Tuesday, 28 February 2012

The Storyteller Blog Tour: Trailer!


I was supposed to post this over 2 weeks ago, but I've had a lot of personal stuff going on and haven't been able to until now. Apologies for the lateness, but I can finally show you guys the trailer for The Storyteller by Antonia Michaelis. There were many other posts on this blog tour, which has now finished, and you can find details of those on the banner at the bottom of this page.

Here's a summary of The Storyteller from Amazon:

Anna and Abel couldn't be more different. They are both seventeen and in their last year of school, but while Anna lives in a nice old town house and comes from a well-to-do family, Abel, the school drug dealer, lives in a big, prisonlike tower block at the edge of town. Anna is afraid of him until she realizes that he is caring for his six-year-old sister on his own. Fascinated, Anna follows the two and listens as Abel tells little Micha the story of a tiny queen assailed by dark forces. It's a beautiful fairy tale that Anna comes to see has a basis in reality. Abel is in real danger of losing Micha to their abusive father and to his own inability to make ends meet. Anna gradually falls in love with Abel, but when his "enemies" begin to turn up dead, she fears she has fallen for a murderer. Has she?

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So, without further ado, here is the rather excellent trailer!




For more info, check out the Abrams Twitter and Facebook accounts:

Thursday, 23 February 2012

Review: Space Lizards Stole My Brain! by Mark Griffiths


Publisher: Simon & Schuster Children's
Format: Paperback
Released: January 5th, 2012
Rating: 7/10


Amazon summary:

When Admiral Skink, an alien-lizard warlord from the planet Swerdlix, is attacked by The Hideous and Unimaginably Vast Comet Creature of Poppledock he faces a certain death...but luckily his underlings have installed the BrainTwizzler 360 Mind Migration SystemTM. This nifty invention safely transfers Skink's mind on to a memory wafer and jettisons it through space to find a suitable temporary "home" until he can be rescued by his fellow Swerdlixians. Unluckily for eleven-year-old Lance Spratley it just so happens that the temporary home for Admiral Skink's mind is his body! And while Skink deals with being trapped in Lance's useless body - it can't even breathe fire! -- Lance is transferred to a virtual waiting room surrounded by the lizard race who seem intent on destroying Earth when they have successfully retrieved Skink. Will Lance ever get his body back? And even if he does will he be able to thwart Admiral Skink and the Swerdlixians plans to invade Earth...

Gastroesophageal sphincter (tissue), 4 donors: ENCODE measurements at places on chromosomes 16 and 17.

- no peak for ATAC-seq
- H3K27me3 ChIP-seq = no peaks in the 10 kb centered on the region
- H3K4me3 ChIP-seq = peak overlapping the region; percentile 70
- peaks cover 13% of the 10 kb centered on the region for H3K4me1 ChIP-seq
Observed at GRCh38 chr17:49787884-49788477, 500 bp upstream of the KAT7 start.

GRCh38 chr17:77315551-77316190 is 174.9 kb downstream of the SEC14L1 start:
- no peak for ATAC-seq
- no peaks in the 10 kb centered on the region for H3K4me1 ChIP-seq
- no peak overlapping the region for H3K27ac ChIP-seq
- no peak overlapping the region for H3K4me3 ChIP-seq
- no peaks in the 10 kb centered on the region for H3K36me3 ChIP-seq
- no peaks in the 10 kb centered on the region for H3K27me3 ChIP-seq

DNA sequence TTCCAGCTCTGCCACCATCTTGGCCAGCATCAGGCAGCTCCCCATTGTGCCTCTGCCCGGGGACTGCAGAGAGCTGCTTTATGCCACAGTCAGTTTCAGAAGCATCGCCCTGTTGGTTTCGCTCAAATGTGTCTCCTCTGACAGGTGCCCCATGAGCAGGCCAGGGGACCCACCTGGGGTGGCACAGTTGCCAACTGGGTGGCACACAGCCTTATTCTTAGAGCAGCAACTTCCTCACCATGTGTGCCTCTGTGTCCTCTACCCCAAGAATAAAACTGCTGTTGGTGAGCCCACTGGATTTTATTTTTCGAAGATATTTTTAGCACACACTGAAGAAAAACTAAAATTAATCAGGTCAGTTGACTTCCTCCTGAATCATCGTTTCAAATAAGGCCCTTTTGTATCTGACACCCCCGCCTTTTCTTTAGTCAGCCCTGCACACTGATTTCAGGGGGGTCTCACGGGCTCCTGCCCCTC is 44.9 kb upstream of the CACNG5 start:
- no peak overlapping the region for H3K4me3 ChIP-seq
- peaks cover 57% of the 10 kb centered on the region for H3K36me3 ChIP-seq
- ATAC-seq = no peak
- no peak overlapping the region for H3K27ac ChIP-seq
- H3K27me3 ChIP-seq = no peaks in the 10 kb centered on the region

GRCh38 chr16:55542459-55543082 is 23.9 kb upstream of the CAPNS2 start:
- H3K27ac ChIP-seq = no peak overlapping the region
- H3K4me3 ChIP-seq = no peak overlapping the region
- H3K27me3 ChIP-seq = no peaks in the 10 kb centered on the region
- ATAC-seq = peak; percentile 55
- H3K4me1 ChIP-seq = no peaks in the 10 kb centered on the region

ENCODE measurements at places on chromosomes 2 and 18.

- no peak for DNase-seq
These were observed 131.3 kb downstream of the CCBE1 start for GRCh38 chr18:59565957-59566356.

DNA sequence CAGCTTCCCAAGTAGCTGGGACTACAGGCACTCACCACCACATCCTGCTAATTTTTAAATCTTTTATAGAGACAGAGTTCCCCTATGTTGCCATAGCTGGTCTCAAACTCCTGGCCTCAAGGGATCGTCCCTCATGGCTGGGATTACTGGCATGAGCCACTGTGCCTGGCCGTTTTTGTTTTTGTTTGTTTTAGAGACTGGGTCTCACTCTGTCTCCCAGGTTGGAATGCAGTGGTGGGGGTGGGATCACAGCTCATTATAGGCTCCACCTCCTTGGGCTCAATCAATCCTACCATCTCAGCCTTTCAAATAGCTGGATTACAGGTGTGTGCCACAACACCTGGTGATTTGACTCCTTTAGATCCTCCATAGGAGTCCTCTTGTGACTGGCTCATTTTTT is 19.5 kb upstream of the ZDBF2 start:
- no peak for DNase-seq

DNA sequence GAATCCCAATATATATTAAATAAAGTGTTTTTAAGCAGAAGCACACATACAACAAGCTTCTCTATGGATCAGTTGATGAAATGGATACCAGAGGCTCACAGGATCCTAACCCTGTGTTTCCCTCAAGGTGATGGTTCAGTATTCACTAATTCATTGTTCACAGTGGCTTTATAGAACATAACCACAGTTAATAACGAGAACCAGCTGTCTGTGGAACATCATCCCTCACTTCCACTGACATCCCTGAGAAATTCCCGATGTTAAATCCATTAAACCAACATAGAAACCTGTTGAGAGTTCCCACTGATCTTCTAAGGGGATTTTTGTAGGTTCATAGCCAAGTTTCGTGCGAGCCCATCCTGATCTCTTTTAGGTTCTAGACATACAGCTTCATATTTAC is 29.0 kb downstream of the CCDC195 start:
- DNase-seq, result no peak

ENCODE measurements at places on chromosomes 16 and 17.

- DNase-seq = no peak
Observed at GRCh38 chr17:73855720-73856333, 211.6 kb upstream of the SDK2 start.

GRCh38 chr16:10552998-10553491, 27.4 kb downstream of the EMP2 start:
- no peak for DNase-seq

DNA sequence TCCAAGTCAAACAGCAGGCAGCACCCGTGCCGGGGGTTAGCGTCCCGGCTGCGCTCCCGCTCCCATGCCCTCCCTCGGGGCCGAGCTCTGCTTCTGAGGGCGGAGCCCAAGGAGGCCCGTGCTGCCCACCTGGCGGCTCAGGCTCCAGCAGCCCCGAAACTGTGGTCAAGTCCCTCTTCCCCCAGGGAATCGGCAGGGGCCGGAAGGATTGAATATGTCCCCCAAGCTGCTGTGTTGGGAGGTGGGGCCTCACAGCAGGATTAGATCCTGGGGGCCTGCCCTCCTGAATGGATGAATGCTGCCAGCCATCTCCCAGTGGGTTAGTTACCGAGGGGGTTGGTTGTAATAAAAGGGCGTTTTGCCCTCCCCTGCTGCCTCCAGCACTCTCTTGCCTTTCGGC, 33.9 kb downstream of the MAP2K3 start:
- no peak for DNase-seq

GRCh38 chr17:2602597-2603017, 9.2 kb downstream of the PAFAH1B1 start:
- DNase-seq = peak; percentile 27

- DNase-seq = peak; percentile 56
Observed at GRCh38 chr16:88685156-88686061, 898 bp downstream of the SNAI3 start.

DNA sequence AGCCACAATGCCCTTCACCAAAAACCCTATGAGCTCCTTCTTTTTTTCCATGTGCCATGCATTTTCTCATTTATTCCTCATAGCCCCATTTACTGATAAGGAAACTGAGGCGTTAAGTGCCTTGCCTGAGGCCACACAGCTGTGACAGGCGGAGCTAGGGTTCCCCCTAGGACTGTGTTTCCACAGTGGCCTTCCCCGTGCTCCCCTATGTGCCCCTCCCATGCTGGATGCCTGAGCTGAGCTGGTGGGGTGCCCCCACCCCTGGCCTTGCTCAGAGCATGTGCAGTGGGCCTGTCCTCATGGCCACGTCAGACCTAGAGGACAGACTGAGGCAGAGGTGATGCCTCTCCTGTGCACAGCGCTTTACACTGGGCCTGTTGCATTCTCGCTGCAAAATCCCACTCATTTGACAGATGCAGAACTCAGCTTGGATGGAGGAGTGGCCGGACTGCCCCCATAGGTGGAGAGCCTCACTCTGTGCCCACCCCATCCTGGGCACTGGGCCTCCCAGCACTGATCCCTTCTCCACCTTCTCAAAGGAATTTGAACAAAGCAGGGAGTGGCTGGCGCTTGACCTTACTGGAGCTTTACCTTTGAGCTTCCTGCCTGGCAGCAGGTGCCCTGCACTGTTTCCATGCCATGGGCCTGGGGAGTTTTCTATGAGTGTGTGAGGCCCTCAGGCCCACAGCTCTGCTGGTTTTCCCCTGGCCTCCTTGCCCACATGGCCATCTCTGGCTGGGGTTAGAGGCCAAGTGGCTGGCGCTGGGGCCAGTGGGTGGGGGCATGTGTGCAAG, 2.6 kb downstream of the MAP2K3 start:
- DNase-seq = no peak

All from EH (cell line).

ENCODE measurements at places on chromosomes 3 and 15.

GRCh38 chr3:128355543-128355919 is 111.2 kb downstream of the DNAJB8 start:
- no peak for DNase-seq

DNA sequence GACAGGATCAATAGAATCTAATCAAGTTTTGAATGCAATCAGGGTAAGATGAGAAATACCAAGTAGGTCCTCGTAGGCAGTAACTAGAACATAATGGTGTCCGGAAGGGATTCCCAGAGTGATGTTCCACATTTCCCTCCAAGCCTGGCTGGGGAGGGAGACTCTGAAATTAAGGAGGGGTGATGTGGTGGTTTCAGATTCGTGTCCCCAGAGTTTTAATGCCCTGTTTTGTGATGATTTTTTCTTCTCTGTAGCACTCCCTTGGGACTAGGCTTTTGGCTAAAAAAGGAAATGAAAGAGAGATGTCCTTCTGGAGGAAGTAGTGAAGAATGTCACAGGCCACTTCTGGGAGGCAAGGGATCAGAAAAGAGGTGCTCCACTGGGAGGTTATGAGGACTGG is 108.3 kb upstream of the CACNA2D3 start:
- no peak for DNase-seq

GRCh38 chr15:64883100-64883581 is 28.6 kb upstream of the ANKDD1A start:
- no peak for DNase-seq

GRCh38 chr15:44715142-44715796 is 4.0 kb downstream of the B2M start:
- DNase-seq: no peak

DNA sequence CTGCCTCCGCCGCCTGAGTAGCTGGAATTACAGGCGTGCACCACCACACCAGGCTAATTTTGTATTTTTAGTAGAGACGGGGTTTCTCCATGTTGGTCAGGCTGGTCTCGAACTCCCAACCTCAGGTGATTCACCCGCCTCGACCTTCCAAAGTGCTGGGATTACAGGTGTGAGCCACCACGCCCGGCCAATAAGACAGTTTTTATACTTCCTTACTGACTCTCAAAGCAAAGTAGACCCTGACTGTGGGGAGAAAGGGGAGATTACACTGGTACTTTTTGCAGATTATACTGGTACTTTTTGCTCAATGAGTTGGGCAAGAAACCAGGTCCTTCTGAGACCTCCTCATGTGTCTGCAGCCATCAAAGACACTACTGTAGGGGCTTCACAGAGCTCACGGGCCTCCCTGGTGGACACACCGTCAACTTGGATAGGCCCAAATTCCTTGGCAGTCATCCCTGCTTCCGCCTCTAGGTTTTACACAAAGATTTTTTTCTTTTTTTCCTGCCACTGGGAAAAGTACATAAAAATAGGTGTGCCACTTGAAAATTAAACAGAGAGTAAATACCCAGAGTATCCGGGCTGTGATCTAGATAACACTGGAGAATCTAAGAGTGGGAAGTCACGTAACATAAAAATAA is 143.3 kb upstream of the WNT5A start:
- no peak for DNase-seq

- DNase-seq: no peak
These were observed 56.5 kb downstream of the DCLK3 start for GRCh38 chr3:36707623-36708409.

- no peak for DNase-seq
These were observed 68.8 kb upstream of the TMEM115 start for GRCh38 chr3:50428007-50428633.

Review:

Space Lizards Stole My Brain! is a great addition to younger children's fiction - it's bonkers! It's a book that would make a brilliant children's TV show (animated, of course) chronicling the adventures of human Lance Spratley and Swerdlixian lizard ruler Admiral Skink.

This book is all about brain swapping, though it happens through less than usual means. Admiral Skink's starship is destroyed, the Braintwizzler 360 system is fired up and voila, Admiral Skink swaps minds with Lance! Hilarity ensues, of course - Skink doesn't understand the human world and all it's many customs, and Lance just hasn't got a clue what's happened to him and why he's in a strange place surrounded by weird giant lizards. It must all be very traumatising for the poor boy, though preferable to his rather slave-like home life!

There's a lovely clever little pet iguana called Pickles who makes an appearance, as well as a real live Triceratops (eek!), numerous mankind-hating Swerdlixians, an addiction to auction sites and something called an ARGH. Just your run-of-the-mill alien story really... minus the dinosaur, of course!

I think children aged 7+ will really enjoy this, both boys and girls thanks to the two main characters Lance and Tori. And, as if that wasn't enough, Space Lizards Stole My Brain! is also fully illustrated by Pete Williamson! He's my favourite children's illustrator and successfully works his magic on this book. Honestly, I've never seen lizards looking like this. Yikes! Look out for the sequel later in the year, which I believe is called Space Lizards Ate My Sister! Uh-oh!

Wednesday, 8 February 2012

Talina in the Tower Blog Tour: Michelle Lovric Guest Post!


Talina in the Tower was published in the UK by Orion Children's Books last week, and I have a great gust post from author Michelle Lovric as part of her blog tour.Hope you enjoy it, and here's a summary of the book in case you don't know what it's all about:

Savage hyena-like creatures threaten Venice - the Ravageurs are on the prowl and seizing men, women and children. On the night of 30 June 1846 Talina's parents disappear and she and her cat, Drusilla, are forced to go and live with her Guardian and his three savage dogs in his lonely tower in the northernmost edge of the city. Here she discovers that she has the ability to change herself into a cat, but changing herself back into a girl isn't quite so easy. As a cat she learns about the Ravageurs and how over the centuries they have become semi magical creatures, visible only to children in the human world, and that they are intent on destroying Venice. She is determined to save the city - it's time for desperate measures - and her adventures are about to begin.